May 19, 2007

And now dolphin dialects

In our ceaseless quest to keep you informed about interspecies dialogue, here at the Language Log Stupid Animal Communication Stories desk we have noted a report on this site (it appears to be a news blog in Croatia; thanks to Bruce Webster for the tip): "Scientists who study dolphins in the Shannon river estuary [in Ireland] believe that these animals can develop a dialect of their own."

Yes, a dialect. The evidence for this appears to be simply that there are certain noises made by the dolphins of the Shannon river estuary that are not made by other North Atlantic dolphins. That's it, really. But never mind if the evidence is a bit weak: just serve it up anyway, the general public will believe anything about language.

They will soak up stories about telepathic parrots; regional cow accents from the west of England; a 104-year-old macaw still spouting a WW2 repertoire of anti-Nazi obscenities (totally false); dialect-based species differentiation in Scottish crossbills; parrot parents giving names to their chicks; 40-year-old tales of chicken language; research on whale song pattern regularities more regular than the writing of the scientific prose written about it; anything, anything. The public will drink it up.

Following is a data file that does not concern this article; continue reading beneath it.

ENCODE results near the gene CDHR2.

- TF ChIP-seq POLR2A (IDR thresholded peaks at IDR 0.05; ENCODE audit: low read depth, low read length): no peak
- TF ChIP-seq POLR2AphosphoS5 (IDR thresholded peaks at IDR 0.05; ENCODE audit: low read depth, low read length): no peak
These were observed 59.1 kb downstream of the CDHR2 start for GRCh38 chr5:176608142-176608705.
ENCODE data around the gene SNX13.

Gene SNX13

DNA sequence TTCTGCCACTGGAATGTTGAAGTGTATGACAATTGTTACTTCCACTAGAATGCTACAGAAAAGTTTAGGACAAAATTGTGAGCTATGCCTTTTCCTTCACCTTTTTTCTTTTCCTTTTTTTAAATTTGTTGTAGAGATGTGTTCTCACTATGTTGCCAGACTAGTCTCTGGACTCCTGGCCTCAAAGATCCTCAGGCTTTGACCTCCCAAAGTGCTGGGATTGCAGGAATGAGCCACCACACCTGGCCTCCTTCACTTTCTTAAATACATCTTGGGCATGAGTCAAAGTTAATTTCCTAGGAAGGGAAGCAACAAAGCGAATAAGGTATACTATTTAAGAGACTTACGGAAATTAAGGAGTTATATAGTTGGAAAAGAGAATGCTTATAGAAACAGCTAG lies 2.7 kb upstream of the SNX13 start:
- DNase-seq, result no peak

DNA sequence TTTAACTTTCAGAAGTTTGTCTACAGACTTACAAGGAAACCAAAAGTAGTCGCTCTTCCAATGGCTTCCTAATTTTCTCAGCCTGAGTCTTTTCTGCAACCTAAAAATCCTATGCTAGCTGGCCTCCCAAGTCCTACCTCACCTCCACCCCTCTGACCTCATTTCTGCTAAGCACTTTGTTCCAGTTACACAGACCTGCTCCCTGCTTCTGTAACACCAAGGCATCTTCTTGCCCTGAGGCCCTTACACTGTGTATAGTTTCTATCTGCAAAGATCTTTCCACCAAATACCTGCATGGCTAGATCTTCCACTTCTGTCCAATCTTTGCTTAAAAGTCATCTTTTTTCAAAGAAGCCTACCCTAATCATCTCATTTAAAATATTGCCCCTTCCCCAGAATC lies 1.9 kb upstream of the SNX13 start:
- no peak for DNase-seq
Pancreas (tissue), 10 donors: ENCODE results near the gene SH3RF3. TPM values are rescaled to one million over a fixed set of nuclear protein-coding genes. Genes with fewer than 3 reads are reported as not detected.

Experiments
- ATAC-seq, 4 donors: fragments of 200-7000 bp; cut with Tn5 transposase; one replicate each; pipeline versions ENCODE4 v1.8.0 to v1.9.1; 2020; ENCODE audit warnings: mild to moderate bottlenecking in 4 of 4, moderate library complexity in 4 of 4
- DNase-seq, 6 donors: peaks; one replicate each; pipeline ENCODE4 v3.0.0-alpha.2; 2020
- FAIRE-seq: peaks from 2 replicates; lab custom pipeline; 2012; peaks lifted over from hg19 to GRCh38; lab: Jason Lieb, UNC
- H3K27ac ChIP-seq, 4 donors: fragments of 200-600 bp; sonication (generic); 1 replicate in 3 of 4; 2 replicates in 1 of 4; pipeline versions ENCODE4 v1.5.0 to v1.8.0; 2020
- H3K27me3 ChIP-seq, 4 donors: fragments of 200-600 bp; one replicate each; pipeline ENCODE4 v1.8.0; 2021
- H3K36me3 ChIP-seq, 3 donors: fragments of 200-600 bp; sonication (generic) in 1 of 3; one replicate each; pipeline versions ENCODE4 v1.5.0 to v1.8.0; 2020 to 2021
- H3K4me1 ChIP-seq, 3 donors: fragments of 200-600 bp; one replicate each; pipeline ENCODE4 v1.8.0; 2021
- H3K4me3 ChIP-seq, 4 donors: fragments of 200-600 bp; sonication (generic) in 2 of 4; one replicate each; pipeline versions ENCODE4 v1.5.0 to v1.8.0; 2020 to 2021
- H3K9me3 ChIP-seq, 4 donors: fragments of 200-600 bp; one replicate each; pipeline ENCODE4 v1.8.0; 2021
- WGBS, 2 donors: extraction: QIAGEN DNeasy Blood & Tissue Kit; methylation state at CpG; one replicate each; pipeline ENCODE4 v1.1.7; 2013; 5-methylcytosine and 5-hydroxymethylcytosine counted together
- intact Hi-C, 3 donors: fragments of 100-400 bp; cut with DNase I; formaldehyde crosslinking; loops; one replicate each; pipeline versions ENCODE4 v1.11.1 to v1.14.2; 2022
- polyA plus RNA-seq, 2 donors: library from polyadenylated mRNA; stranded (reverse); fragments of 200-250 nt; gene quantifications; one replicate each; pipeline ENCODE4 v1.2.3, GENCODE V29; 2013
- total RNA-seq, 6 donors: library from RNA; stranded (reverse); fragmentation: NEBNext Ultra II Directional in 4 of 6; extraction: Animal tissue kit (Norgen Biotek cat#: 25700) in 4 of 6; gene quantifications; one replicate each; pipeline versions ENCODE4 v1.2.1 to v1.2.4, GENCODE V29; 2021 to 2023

Until you start telling them that split infinitives are not ungrammatical and never were; then for some reason people who will believe any fantasy about animals suddenly go all skeptical and won't believe a single thing.

Pretty strange creatures, the general public. And do you know, they have parasites living amonst them, called "science journalists", who write up and feed them these stories? They're an extraordinary and fascinating species. I wonder if they have a language.

Posted by Geoffrey K. Pullum at May 19, 2007 03:29 PM